opening

Regular reports of my grabber activity and that of others, plus information on QRSS software, hardware and technique that comes my way

Saturday, August 22, 2015

Precision Markers at Any Frequency Using an OCXO with Spectrum Lab

I recently purchased an Oven Controlled Crystal Oscillator (OCXO) on eBay to use as a "house frequency standard."  It features an SC cut crystal with a double oven and a sine wave output at 10 MHz.  The question is, how to use it on all frequencies covered by my TS-440?

I calibrated the OCXO by comparison to WWV to an accuracy of just better than 1 Hz and verified by repeated observations that it is virtually drift-free, at least for QRSS work.  I'll describe how to do this in my next post.

In the old days of tube receivers a standard method for finding the band edge was to use a 100 kHz crystal oscillator with a harmonic generator to provide markers every 100 kHz.  This posts describes a similar approach to allow the 10 MHz oscillator to provide markers every 2.44 kHz with an accuracy of 1 Hz up through the Ten Meter Band.  It couples the OCXO with a binary divider to divide down to 2.44 kHz, or 2.4414060 to be exact, then produces harmonics which occur at this interval up through 10m.

Several years ago I purchased a frequency calibrator kit from W8DIZ which used this scheme with a TCXO and a 74HC4040 12 bit Binary Counter which can be configured to divide by up to 4096.  The DIZ kit used only the divide-by 2, 4 and 8 to produce strong markers at 10, 5 and 2.5 MHz but I reconfigured it for the 4096 maximum and was pleasantly surprised to see a plethora of harmonics throughout the HF spectrum.
Figure 1.  W8DIZ Frequency Standard
The next step was to see if the sine wave output of the OCXO would do the same since Binary Counters are designed to work with square waves....and it does.  I suspect the strong output of the OCXO overdrives the 4040 counter and acts like a square wave due to clipping.  The output of the OCXO was injected directly into the DIZ circuit at the base of Q2.   To select the 4096 divide-by I scratched through the trace from pin 7 of the divider and jumpered over from pin 1.  As a sidenote, this method surpressed the output of the TCXO but by adding a gimmick capacitor between the OCXO and Q2 to reduce it's amplitude I can also see harmonics from both sources.

The output from J2 was injected into the receiver's input through a BNC "T" adapter with a gimmick capacitor to adjust the amplitude.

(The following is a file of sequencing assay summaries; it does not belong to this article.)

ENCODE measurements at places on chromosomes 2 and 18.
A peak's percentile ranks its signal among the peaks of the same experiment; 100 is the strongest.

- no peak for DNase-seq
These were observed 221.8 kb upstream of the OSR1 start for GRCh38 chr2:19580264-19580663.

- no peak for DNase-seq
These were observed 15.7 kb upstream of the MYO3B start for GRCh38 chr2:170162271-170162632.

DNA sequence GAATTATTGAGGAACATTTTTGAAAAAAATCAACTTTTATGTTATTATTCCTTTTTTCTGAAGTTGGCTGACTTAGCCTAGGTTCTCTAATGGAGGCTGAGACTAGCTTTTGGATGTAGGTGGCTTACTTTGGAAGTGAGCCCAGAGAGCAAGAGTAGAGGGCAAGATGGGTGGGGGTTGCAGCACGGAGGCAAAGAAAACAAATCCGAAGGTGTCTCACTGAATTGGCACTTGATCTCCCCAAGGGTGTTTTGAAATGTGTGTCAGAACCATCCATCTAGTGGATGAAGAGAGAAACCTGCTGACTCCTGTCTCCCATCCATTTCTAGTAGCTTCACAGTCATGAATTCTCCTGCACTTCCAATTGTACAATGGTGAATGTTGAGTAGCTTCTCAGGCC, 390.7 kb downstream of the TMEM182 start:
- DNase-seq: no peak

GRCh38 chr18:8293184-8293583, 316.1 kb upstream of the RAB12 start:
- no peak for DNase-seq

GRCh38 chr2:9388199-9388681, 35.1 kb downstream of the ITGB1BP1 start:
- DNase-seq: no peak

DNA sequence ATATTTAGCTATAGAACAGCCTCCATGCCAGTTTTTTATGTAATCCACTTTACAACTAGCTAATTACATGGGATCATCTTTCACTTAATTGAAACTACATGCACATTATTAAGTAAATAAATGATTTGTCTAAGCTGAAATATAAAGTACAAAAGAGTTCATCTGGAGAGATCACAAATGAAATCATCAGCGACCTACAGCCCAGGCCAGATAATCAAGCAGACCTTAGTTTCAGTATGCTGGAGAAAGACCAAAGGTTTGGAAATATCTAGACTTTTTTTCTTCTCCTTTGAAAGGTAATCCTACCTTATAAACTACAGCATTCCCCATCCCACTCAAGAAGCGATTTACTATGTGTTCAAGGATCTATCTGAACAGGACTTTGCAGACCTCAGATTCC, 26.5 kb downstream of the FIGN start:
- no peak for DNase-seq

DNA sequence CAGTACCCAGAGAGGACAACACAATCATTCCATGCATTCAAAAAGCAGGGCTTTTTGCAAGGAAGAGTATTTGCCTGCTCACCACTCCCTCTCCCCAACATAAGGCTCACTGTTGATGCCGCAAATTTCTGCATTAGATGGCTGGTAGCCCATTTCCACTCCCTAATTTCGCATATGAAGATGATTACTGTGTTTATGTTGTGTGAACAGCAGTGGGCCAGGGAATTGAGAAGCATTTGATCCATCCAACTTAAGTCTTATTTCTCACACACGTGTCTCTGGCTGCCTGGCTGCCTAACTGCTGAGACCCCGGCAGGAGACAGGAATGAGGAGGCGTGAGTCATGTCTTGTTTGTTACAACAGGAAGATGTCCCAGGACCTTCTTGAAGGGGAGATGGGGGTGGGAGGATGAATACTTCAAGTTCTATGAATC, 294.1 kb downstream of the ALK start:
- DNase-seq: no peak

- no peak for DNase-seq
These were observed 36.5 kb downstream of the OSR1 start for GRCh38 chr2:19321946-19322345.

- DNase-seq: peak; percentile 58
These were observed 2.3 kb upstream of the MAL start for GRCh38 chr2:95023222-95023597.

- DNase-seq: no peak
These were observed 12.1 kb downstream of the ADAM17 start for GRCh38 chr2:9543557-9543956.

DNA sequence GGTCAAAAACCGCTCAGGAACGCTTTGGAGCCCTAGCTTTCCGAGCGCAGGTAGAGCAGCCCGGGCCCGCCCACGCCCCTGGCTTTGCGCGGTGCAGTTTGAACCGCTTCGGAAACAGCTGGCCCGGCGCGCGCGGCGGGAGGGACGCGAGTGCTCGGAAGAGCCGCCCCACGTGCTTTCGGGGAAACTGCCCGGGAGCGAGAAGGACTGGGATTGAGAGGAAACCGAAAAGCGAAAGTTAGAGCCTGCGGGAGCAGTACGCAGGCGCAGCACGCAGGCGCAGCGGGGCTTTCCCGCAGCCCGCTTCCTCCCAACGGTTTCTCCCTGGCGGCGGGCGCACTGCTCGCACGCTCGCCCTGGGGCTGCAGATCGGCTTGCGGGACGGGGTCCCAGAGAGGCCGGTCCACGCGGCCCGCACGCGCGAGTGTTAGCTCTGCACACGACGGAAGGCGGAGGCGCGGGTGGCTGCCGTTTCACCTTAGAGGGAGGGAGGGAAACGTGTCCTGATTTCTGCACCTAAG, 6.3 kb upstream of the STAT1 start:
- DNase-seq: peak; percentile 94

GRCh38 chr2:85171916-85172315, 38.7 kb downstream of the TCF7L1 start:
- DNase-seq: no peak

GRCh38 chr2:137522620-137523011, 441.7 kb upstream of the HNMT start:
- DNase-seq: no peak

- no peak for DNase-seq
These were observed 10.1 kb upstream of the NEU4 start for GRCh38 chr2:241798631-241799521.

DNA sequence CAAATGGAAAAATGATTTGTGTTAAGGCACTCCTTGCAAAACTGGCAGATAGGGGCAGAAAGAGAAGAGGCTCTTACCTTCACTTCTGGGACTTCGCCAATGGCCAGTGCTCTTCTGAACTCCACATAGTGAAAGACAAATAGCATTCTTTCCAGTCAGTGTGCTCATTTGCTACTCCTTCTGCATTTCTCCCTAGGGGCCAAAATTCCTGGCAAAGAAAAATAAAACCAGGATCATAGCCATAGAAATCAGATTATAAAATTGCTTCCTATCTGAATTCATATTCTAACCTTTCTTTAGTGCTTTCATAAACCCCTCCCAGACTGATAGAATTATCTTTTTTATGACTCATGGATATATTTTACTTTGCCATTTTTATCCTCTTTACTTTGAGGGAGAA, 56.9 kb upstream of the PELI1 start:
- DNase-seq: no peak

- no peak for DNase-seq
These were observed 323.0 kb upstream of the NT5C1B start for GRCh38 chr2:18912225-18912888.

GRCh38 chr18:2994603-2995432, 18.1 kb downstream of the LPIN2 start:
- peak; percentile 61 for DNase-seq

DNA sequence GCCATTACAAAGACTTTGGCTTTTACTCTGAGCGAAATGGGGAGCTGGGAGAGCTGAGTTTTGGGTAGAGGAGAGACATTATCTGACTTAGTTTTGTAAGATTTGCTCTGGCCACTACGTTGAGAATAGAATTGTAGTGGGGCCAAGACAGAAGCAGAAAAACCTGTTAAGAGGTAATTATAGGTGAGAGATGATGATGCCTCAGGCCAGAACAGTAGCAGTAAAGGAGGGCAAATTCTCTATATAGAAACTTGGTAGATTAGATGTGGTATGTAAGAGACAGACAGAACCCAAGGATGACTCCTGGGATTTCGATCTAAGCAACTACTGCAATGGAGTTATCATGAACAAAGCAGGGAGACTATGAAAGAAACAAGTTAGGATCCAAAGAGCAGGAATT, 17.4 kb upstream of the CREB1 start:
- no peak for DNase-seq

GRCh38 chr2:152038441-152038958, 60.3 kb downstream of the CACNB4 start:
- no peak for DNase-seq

The difficulty of having 2.44 kHz harmonics is that they are not likely to be close enough to the frequency span of a waterfall grabber to be seen.  Consider a typical grabber screen on 30m which extends from 10130.9 to 10140.1 kHz.  The nearest marker from the OCXO is at 10139.159 kHz or about 740 Hz below the grabber window.  What to do?

Spectrum Lab is a bottomless pit of useful features along with a tiny programming language to make them work.  One of these features is an internal audio oscillator by which the frequency can be set either manually or under computer control.  The programming command to set the frequency is,

      generator[0].freq = "desired frequency",

[0] refers to the first of three oscillators and note that "desired frequency" can be an algebraic expression.

There is also a special command to measure the peak frequency of a signal in a specified interval,

     peak_f(f1,f2).

Putting it all together,

      generator[0].freq = 879 + peak_f(450,470).

I use the "Conditional Actions" section to execute the command every 1000 milliseconds.  Use "always" as the "if" statement and the generator command as the "then" statement.

The OCXO harmonic appears at an audio frequency of about 461 Hz and the second part of the above equation measures it's exact value, after which 878 is added to move the audio oscillator output frequency to a nominal value of  1340 Hz which is well within the grabber window.  I used 879 just to illustrate how to move the OCXO signal but other values could be used to move it, for example, to be close to a signal being studied.

You can familiarize yourself with the Spectrum Lab commands by clicking on the help screen and scrolling down to  Interpreter : -commands, -functions, -expressions.

Make sure your receiver's bandpass is wide enough to allow the marker frequency as well as the grabber window.

Here's an example: